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January 22, 1926 - Image 1

Resource type:
Text
Publication:
The Michigan Daily, 1926-01-22

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-I

ESTABLISHED
1890

r

41P
Ago

atl

MEMBER
ASSOCIATED
PRESS

..

VOL. XXXVI. No. 91 EIGHT PAGES ANN ARBOR, MICH. FRIDAY, JANUARY 22, 1926 EIGHT PAGES

PRICE FIVE CENTS

wed

|
WILIAM1. IENER
iSCHOSEN A E
UINION PRESIDENT
DIRECT0RAR ' PROVIDES FOR
VAC'ANCY OCCASIONED BY
ADAMS REM[OVAL
RAN LAST SPRING
New Incumbent Previously Active InI
Union Affairs; Outlines Poloy
For Remander Of Year
William L. Diener, '26, was elected
president of the Union yesterday at
a special meeting of the board of di-
rectors. He will hold office for the
rmainder of the school year.
The directorate session was called
yesterday for the purpose of filling the
vacancy in the executive office caused
by the removal of Albert Adams, 26,
Who became ineligible for participa-
tion in campus activities last month,
because of deficiency in academic work,
and whose petition to the Administra.
tive board of the literary college, for'
special consideration of his case, was
rejected last Tuesday. Robert J.
Cooper, '26M, who was'elected acting-
president of the Union, pending ther
disposal of Adams' case by the Admin-
istrative board, presided at the special
board meeting yesterday.
Diener, the new president, was one
of the leading candidates for the same
office last spring, losing to Adams by1
88 votes. lie has beeni active in stu-
dent activities at the Union for the
past three years as well as a mem-j
bier of the staff of the Michiganensian.
Last year he was general chairman of'
the Underclass department of the Un-'
ion and supervised the reorganization
of' freshman affairs there. lHe hasI
also. been chairman. of the alumni I
rooming committee, a member of the
reception committee, and has been ac-
tive in Union life membership and
sw inning pool drives. At present he
isa member of the advisory commit-
tee of the Michiganensian, having
held the office of Organization editor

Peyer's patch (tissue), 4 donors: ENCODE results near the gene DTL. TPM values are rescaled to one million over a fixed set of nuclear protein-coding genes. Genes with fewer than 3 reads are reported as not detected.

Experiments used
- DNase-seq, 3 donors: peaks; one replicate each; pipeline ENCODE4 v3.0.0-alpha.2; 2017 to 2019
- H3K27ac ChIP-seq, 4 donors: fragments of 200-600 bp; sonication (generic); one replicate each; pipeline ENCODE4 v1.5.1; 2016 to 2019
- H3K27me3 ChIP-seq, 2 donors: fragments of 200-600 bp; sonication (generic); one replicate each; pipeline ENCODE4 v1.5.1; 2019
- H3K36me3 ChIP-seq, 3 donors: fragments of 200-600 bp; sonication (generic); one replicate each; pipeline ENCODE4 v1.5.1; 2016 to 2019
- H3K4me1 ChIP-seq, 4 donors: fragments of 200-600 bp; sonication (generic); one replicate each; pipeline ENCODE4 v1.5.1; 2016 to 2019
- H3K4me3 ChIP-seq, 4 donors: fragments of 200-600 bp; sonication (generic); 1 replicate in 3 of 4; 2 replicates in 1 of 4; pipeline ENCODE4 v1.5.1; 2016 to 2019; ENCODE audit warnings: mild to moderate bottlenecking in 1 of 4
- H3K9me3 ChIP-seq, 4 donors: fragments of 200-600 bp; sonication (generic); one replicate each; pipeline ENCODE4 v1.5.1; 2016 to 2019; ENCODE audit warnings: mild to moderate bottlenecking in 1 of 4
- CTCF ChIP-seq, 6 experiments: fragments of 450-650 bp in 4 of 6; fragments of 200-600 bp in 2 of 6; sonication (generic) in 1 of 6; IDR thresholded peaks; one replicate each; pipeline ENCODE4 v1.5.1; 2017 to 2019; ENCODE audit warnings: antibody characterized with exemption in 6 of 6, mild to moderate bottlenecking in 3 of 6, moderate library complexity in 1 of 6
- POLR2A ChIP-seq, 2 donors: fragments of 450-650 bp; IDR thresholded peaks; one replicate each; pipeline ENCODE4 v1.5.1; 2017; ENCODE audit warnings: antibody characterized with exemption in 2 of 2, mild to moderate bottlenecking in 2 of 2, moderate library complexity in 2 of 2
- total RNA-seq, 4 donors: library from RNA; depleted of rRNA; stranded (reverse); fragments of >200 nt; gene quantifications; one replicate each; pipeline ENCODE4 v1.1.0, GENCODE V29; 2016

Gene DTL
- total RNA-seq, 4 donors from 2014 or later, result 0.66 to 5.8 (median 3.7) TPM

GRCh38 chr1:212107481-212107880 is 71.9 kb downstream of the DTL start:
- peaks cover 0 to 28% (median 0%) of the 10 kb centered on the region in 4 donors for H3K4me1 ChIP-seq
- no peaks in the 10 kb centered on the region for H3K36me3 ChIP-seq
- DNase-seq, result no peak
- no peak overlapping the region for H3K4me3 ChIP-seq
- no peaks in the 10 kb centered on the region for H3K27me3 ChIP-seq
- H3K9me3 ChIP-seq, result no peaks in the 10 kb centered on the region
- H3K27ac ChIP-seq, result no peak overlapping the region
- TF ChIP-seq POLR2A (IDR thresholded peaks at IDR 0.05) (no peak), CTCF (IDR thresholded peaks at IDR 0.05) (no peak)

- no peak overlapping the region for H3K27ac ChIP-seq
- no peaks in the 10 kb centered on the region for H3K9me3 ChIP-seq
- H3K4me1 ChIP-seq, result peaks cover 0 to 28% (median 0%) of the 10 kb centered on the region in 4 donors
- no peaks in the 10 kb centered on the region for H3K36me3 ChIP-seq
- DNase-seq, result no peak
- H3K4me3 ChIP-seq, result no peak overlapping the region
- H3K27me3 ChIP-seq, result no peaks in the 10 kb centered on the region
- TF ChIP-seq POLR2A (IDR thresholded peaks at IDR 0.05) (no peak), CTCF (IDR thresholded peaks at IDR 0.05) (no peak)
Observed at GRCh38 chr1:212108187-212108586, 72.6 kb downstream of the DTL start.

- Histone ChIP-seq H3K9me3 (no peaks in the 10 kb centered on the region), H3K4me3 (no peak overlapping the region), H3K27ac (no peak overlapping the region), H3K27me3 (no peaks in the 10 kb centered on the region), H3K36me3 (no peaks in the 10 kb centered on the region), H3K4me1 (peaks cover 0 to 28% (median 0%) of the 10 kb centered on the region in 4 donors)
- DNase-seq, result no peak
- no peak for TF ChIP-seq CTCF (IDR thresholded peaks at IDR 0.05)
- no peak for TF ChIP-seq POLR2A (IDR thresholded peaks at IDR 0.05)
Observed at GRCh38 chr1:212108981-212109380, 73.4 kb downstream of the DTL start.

last year.
Following: his election yesterday,
Diener announced that he will b in
thre president's office from one unt'vocoktdyfrteproeo
interviewing all 'sophomores and Jun-
iors interested in working on Union .
committees. He later issued the fol-
lowing statement:
"I can see no reason why everyt
male student on the -ampus shoulds
not actively support and encouraget
interest in the activities of the Michi-t
gan Union. The progress made byt
this institution depends almost en-
tirely upon the effort put forth by in-
dividual members. Alumni and othersl
look upon the Union as the leader in
its field, and it remains for us, as}
cooperative workers, to carry out the
aims and principles upon which itc
was founded.
"It is our aim to further student ac-
tivities within the Union; to encour-t
age the use of the building and its1
equipment; to welcome constructive
criticism based on fact, with the as-
surance that every opinion properlyY
brought to our attention, will receive!
careful consideration. We fully realize 1
that the Union, as any other organiza-
tion or individual, is not perfect, andI{
fr that reason heartily solicit timelyf
suggestions for its betterment. j
"The appointments of committeesl
will be made impartially, and these
will1 be announced withn a few "days.
There will be opportunity for any st-t
dent,, representative on the campusj
and with the best interests of the
Union at heart, to pursue some linet
of work in the organization. Depart-
ments will be' organized immediately
and will function in the very near fu-
ture. Any sophomore or junior, who

is scholastically eligible, is asked to
interview me at once.
"The charges of 'mismanagement
and gross inefficiency' within the Un-
ion are being, and will continue to be,c